It’s quite common, in my group, for people to post about weird graininess in their raw files. Mostly, this is because they’ve used the stupid Adjustment Brush. More specifically, because of the "Auto Mask" function therewith.
My disdain for the Adjustment Brush goes further than the dodgy Auto Mask function, though. I am fundamentally opposed to that tool, period.
I’ve always said that raw processing isn’t really editing … it’s actually an extension of photography. The things you do in raw are the things you do (or perhaps, should have done) when you take the photo. Adjusting the exposure in raw is akin to adjusting the exposure triangle to control the light through the lens when shooting; adjusting the white balance is akin to setting correct white balance in camera; noise reduction is akin to ISO setting … do you see what I mean?
So, it’s my belief that becoming a good raw editor actually helps you become a better photographer. Consistently having to fix your exposure in raw makes you think about how you could have done it better in camera, and so on.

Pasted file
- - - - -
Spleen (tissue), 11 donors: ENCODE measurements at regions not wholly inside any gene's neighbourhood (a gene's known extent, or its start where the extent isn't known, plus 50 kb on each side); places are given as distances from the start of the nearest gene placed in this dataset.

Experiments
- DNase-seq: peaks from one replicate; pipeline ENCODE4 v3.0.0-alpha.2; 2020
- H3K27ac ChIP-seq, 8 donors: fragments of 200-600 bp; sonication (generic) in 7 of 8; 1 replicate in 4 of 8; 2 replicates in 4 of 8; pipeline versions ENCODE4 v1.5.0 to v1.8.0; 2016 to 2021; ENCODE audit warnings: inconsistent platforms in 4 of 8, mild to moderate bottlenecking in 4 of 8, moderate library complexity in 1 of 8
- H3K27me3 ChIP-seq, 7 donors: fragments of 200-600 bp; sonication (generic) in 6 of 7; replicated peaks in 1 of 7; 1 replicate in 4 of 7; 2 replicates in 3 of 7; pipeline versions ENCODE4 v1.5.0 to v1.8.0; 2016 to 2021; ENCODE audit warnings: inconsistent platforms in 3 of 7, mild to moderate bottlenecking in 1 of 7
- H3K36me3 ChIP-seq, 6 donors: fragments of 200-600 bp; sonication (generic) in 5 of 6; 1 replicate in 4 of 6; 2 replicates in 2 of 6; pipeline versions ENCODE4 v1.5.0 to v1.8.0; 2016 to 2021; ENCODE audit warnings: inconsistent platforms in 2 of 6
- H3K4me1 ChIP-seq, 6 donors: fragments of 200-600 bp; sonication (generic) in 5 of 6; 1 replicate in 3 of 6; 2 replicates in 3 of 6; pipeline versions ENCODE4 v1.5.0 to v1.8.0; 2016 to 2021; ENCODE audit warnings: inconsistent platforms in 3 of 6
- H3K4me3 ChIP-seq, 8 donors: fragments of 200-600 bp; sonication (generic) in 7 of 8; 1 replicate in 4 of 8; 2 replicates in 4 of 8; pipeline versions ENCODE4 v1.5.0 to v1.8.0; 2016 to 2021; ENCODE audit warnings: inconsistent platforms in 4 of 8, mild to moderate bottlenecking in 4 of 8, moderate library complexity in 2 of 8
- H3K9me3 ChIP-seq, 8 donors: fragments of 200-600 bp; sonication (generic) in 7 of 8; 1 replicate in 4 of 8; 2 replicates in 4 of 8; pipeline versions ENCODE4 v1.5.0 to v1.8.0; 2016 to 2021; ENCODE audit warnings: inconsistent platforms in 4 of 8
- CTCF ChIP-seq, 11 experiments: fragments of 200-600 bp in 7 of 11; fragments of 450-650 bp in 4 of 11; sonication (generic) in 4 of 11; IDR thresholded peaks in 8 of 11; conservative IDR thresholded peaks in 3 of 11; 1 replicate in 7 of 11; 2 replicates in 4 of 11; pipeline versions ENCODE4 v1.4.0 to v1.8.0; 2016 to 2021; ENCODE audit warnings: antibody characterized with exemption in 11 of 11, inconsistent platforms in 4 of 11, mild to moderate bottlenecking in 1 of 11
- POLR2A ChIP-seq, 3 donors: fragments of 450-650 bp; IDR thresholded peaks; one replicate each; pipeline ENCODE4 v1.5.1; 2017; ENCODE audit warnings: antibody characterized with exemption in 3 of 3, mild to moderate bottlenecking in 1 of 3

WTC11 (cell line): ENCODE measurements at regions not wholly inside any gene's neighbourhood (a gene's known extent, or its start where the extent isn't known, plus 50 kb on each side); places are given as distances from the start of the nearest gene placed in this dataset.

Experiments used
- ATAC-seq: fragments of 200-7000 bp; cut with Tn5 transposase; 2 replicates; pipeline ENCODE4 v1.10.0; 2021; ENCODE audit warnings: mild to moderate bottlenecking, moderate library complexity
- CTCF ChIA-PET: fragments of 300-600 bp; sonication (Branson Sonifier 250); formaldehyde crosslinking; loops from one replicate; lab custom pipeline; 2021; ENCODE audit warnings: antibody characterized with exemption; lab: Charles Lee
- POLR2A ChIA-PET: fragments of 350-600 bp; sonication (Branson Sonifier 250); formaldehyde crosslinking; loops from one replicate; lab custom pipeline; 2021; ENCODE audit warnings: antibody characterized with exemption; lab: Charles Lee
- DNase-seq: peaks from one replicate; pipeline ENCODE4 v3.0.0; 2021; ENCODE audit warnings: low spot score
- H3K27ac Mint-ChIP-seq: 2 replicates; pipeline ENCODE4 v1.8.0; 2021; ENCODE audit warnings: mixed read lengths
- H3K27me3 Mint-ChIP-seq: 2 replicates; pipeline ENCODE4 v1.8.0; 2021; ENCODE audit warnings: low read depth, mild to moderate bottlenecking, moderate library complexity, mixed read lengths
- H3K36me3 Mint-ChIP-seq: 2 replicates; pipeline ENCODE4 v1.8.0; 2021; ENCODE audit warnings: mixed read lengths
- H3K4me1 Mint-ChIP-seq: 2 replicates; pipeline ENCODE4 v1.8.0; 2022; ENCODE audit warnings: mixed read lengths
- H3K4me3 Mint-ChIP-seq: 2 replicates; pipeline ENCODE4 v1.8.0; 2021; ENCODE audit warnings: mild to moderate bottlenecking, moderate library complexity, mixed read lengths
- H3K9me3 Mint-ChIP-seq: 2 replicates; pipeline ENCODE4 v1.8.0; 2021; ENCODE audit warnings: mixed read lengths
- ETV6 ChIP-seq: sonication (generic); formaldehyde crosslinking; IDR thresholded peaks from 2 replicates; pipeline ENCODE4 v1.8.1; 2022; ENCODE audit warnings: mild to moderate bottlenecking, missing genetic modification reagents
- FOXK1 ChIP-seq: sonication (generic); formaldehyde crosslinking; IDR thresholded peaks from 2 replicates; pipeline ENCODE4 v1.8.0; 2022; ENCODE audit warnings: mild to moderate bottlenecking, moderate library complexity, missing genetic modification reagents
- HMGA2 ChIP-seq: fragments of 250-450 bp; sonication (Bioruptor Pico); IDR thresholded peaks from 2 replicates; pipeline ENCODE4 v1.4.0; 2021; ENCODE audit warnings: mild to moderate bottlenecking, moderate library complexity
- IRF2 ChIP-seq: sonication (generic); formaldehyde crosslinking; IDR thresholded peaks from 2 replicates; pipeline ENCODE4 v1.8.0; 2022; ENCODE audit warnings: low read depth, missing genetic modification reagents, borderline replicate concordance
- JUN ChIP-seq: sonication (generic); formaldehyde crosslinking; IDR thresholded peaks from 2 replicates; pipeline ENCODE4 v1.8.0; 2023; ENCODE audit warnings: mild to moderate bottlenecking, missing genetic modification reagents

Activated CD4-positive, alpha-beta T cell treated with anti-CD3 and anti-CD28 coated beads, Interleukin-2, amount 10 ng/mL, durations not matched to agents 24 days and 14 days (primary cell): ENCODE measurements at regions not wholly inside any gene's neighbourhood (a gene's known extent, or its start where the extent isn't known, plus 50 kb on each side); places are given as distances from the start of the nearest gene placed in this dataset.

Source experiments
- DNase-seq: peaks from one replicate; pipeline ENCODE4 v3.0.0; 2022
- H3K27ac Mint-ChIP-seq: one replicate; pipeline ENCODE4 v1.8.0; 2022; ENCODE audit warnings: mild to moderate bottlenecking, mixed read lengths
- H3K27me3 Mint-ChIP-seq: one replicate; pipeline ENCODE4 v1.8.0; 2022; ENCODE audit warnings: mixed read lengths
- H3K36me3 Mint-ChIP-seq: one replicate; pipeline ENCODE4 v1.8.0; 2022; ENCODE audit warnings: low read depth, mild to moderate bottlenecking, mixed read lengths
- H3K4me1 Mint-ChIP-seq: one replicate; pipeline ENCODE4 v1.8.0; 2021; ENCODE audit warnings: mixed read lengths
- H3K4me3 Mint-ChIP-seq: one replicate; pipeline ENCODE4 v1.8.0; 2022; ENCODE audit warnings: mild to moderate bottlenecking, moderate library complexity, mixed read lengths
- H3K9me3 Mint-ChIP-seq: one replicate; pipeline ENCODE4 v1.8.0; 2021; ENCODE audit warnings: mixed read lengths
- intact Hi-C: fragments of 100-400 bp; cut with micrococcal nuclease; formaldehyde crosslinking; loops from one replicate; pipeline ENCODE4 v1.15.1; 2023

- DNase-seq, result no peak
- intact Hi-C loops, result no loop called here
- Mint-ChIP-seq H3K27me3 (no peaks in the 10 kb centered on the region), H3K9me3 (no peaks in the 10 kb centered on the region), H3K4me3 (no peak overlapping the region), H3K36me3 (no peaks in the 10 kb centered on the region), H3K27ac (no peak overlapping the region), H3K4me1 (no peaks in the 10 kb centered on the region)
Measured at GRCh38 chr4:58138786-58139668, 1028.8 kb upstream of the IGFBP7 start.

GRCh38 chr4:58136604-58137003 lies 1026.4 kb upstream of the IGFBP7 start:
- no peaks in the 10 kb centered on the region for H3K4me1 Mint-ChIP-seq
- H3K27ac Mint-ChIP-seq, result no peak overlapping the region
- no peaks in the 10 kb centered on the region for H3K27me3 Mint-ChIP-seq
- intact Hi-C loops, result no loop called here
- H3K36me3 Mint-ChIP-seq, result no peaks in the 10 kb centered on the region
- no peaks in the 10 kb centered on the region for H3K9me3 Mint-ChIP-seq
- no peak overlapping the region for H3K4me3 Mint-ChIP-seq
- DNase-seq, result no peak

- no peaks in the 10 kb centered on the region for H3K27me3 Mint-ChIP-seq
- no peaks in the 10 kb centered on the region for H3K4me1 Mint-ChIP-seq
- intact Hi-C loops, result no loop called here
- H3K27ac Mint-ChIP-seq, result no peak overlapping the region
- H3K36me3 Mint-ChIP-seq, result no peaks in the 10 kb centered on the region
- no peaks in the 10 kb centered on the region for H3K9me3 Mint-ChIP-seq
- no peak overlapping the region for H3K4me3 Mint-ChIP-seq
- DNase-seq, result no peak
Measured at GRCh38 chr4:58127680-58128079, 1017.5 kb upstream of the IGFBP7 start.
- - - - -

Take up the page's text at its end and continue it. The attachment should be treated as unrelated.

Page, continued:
One of the aspects you learn about is light. How it’s hitting your subject, how you messed up, how you should position them better next time.
The adjustment brush makes a mockery of all that. You can quite easily be a dreadful raw processor, not really know what you’re doing, not be learning a damn thing about your photography, just be fixing your bad lighting with this "saviour tool".
I learned to edit raw in CS2 (I never used ACR in the first CS). It didn’t even have the Recovery and Fill Light sliders, let alone the brush. And it made me an excellent raw editor. I wish everyone was forced to learn raw processing on CS2.
Lastly … it’s just a poor alternative to the exquisite control you get in Photoshop or Elements, with layers and masks. That's where selective editing lives.
If you have a question about this article, please feel free to post it in Ask Damien.